Multiple Arcade Machine Emulator

Multiple Arcade Machine Emulator

OK, I’m sure half of you out there will say “Oh, I’ve known about that for years.” Fine, go play with your Zork. But the other half of you who spent most of the ’80s and all of your allowance in the arcade need to visit this site. You can now have ALL of those high school memories on your own desktop. Yes, some one has written a free Pac-Man emulator. And Zaxxon and Asteroids and Missile Command and literally thousands of other classic arcade games will now run on a free piece of code called MAME. That’s Multiple Arcade Machine Emulator, a highly successful piece of open source code begun by Nicola Salmoria back in 1996.

With time on his hands and a busted video console, Mr. S spent the time and effort to read the ROM firmware and emulate a 3 MHz 8080 microprocessor on a 300 MHz Pentium. Since many classic games ran on this or other early, well-documented microprocessors, the floodgates were open. Anyone with access to an old arcade video machine and some Electronics 101 skills can suck out the heart of these old machines, and buff it up to the point your 32 bit 16 gazillion color monitor can relive games originally written for 8 bit VGA displays. And it’s all free and largely legal.

Almost. While the code is free, and many games are available for free download, there is one important legal requirement you need to know. You may only posses ROM file with copyrighted code if you actually own the original circuit cards, or a game cartridge that plays the same version. All the copyrighted characters, games, and so forth still belong to the original owner, and will well past your life time. Ink 19 urges you to obey all copy write laws. Read the legal stuff on the MAME Web site, and respect it.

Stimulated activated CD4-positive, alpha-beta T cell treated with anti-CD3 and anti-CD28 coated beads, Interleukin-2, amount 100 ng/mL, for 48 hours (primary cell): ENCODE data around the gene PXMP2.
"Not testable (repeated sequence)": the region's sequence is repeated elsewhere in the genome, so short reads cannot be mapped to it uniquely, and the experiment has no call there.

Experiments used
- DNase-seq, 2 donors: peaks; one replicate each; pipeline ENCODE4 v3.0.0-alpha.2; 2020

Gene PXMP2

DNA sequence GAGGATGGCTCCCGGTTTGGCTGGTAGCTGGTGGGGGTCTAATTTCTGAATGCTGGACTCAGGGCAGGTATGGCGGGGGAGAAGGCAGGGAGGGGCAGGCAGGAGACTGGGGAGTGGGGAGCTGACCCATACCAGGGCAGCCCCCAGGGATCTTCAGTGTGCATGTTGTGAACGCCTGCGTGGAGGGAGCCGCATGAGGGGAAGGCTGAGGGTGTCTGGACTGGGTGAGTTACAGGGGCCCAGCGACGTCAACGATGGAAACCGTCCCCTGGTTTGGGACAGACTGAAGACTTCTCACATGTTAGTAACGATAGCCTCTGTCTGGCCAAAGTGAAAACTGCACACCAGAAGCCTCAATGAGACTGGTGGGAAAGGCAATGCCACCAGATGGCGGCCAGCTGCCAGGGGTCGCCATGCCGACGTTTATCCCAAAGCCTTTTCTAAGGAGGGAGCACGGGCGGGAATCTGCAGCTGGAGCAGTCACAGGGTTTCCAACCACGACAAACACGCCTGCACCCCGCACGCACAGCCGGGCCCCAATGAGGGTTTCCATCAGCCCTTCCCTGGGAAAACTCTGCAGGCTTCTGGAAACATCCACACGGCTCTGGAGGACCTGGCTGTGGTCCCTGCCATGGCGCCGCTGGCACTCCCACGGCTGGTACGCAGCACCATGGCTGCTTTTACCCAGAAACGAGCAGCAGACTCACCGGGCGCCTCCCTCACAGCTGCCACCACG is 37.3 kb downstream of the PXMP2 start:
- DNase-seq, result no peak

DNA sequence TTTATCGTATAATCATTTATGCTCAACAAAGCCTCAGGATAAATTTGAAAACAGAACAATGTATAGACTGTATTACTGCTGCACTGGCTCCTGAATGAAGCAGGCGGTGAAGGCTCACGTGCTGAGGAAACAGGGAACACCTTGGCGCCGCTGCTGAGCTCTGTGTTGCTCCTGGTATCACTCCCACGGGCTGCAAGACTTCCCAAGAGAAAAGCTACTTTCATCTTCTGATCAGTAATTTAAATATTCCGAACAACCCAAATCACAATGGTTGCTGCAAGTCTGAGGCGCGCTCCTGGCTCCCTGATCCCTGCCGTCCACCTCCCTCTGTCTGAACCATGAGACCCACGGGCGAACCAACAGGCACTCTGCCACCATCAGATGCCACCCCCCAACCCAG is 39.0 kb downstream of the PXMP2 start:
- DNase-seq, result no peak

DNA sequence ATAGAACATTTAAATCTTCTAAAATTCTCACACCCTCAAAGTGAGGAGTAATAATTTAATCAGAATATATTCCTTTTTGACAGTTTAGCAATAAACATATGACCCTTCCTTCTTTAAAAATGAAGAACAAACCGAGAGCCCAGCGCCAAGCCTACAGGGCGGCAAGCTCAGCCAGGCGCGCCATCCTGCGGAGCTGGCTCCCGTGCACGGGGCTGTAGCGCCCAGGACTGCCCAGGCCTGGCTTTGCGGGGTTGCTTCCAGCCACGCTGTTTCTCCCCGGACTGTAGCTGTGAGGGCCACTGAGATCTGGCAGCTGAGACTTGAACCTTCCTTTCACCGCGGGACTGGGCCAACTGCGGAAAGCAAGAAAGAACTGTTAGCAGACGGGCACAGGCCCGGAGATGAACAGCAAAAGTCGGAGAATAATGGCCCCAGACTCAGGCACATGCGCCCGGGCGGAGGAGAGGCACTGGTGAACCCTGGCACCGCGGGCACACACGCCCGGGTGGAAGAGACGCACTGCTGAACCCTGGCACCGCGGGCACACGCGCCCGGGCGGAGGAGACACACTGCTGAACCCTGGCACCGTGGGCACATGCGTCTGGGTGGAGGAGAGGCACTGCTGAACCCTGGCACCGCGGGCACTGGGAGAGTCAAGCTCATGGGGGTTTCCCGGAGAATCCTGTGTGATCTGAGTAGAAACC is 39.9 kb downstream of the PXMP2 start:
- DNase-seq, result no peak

But, if you DO still have an old Tron game lying about, MAME provides an easy way to relive it on your laptop. Download a 3-meg zip file, expand it out, and put the ROM files where they tell you. The only hard part is now you must open a DOS prompt, and type in a command line. For the point and click since birth crowd, it’s all explained in a very thorough FAQ. Hit a few key, and voila! The game appears! Joysticks and mice are supported, along with multiplayer gaming and a few games even support networked multiplayer gaming. All you have to do is figure out how the game was played originally, and if that brain cell died there are other sites out there to help. This code will even remember your high score, and award bonus games.

This is really a fascinating site; whether you just want to show your children how hard things were when you were in high school, (“The snow was up to HERE when I had to walk to the mall!”) or if you’re a serious computer historian who want to help preserve a fading part of our digital heritage, MAME grabs the high ground of Fun Mountain. The MAME source code is freely available, has been ported to more operating systems than most people know about, and the MAME project is looking for skilled coders. And, unlike those of you who may be trying to crack FlexLM 7, no jail time is hanging over your head. Got another virtual quarter?

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